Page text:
Ken Jones: Eriksson would be wise to ignore Shearer's superb form

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The Independent Football

Of all the sights available to sports watchers last weekend, live or on television, none was more startling in its suddenness than Alan Shearer's winning strike for Newcastle United against Chelsea at St James' Park. Taking a pass with his back to goal, Shearer then turned to send an unstoppable drive from 30 yards into the roof of Chelsea's net. Described by Claudio Ranieri as the sort of effort that defies the most ordered defensive attentions, it was Shearer's 28th goal of the season, a tally that might have seen him elected Footballer of the Year but for the electrifying contribution Thierry Henry has made to Arsenal's success in the Premiership.

Even in his 33rd year, Shearer continues to play with such muscular effectiveness that the idea of persuading a last international hurrah at this summer's European Championship inevitably gathers pace. Since it has not been publicly dismissed by Sven Goran Eriksson, and there are three weeks before the announcement of his squad, we are bound to hear more.

As events have proved, Shearer's decision to retire from international football after the Euro 2000 finals was a wise one. Relieved of the responsibility he bore as England's talismanic centre-forward, and lifted by Sir Bobby Robson's enthusiasm, Shearer's declining years in the game have been memorable. Adamant that his international career is a thing of the past he is unlikely to be tempted.

Whether it would work is another matter. Shearer is a throwback in the sense that he represents a style of play at centre-forward more familiar 30 years ago than it is today; more Nat Lofthouse than Henry. The bullying tactics that continue to serve Shearer well in the Premiership went against him in the 1998 World Cup finals. Referees proved less tolerant and defenders were not so easily lured into physical confrontation.

Then there is the fact that Shearer's partnership with the then teenage Michael Owen never really worked. Indeed, finding someone who can dovetail with Owen remains as much of a problem for Eriksson as it is for the Liverpool manager, Gérard Houllier, who has tried a number of permutations without coming up with anything permanent. Providing Owen with opportunities to exploit his predatory instincts is fine in theory but his all-round contribution is rarely significant. "Owen is not easy to play with," the television pundit Andy Townsend said last weekend.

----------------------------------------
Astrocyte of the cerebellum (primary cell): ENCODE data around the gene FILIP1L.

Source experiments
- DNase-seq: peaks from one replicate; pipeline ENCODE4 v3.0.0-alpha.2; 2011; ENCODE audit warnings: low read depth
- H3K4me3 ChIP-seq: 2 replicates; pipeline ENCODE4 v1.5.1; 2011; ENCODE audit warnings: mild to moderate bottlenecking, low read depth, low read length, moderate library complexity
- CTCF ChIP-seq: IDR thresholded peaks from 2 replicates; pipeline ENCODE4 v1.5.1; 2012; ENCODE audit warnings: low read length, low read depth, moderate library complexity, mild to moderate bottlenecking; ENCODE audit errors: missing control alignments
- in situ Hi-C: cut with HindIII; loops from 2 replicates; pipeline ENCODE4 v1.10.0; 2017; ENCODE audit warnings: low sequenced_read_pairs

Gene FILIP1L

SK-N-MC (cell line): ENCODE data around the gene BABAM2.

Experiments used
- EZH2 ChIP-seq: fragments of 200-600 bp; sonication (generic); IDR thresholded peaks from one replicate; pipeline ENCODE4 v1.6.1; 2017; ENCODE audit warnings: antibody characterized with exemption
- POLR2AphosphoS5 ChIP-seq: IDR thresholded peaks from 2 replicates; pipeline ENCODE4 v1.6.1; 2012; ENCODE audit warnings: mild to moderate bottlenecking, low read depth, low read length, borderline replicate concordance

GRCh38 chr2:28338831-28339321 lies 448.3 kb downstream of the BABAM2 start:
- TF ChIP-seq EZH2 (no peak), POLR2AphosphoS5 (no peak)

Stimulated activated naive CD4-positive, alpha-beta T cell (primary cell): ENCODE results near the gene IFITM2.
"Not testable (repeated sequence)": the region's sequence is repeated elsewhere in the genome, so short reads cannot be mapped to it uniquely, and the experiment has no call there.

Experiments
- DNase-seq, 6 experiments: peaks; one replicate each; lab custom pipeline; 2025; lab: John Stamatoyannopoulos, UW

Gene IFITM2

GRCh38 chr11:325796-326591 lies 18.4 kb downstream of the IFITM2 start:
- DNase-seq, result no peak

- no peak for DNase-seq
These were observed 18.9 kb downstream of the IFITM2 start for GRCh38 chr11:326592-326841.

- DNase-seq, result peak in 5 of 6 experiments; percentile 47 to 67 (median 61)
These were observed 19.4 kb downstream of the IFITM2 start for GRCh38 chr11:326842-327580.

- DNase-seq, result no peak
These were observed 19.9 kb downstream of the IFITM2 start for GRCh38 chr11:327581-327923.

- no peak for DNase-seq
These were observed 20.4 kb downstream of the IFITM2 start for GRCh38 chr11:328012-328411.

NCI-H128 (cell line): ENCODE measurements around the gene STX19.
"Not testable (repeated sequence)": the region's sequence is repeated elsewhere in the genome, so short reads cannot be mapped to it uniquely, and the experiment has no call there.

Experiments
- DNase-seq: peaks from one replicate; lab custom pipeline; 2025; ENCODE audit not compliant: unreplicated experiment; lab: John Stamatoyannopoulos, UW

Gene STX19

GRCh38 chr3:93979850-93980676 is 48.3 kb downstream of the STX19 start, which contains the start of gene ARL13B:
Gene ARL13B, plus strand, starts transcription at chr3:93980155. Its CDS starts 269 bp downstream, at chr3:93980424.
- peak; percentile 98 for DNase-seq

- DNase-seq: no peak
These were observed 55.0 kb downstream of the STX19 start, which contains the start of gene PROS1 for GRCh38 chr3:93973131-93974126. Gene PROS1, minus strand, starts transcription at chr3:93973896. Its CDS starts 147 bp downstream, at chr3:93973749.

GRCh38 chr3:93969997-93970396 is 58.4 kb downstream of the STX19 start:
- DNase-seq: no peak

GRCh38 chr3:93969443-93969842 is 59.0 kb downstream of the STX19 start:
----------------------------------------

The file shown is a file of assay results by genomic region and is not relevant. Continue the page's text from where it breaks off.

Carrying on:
The talk about Shearer set me thinking. Before England met Poland at Wembley in 1973 for a place in the following year's World Cup finals, Sir Alf Ramsey considered seriously the idea of recalling Geoff Hurst, the hero of 1966 who had dropped out of international football two seasons earlier. Hurst, by then with Stoke City, had impressed Ramsey in a match against Arsenal at Highbury.

"Hurst's movement off the ball was superior to that of any other attacker we had available and I was close to putting him in," I recall Ramsey saying. "In the end I decided that it wouldn't be fair to burden him with the responsibility." A 1-1 draw, notable for numerous wasted opportunities and one famous defensive blunder, put paid to England's chance of qualifying and cost Ramsey his job.

In any case, international comebacks, especially at a late career stage, are not a good idea. Pele knew this in 1974 when coming under pressure to turn out in a fifth World Cup for Brazil. In view of that unique possibility I travelled to meet Pele, who was playing out his last season for Santos. During the four or five days I spent there he was summoned to meet the president of Brazil who pleaded for him to turn out in the finals in West Germany. Pele was steadfast in his refusal. There was no accurate measure of what he might be able to achieve but he knew it was over. "At my age [he had just turned 34] it is asking too much," he said. He also knew he would be expected to carry a team that had slipped from the glorious standards of 1970.

During all this, I imagine readers have in their minds images of Shearer's relentless pursuit of goals, the anxiety he strikes into defenders with his aggression, powerful shooting and aerial prowess. When you consider his career-threatening injuries, his zest for the game is remarkable. Shearer makes few demands on the audience; it has never been necessary to probe for hidden qualities in his game or appreciate some subtle role in the tactical scheme of things; he remains, quite simply, a pugnacious attacker whose scoring could secure the Uefa Cup for Newcastle and fourth place in the Premiership.

Unlike Roy Keane, who has chosen contentiously to renew his international career, Shearer's decision to retire from the national team appears irreversible. As any member of the Toon Army will say, it was a step in the right direction.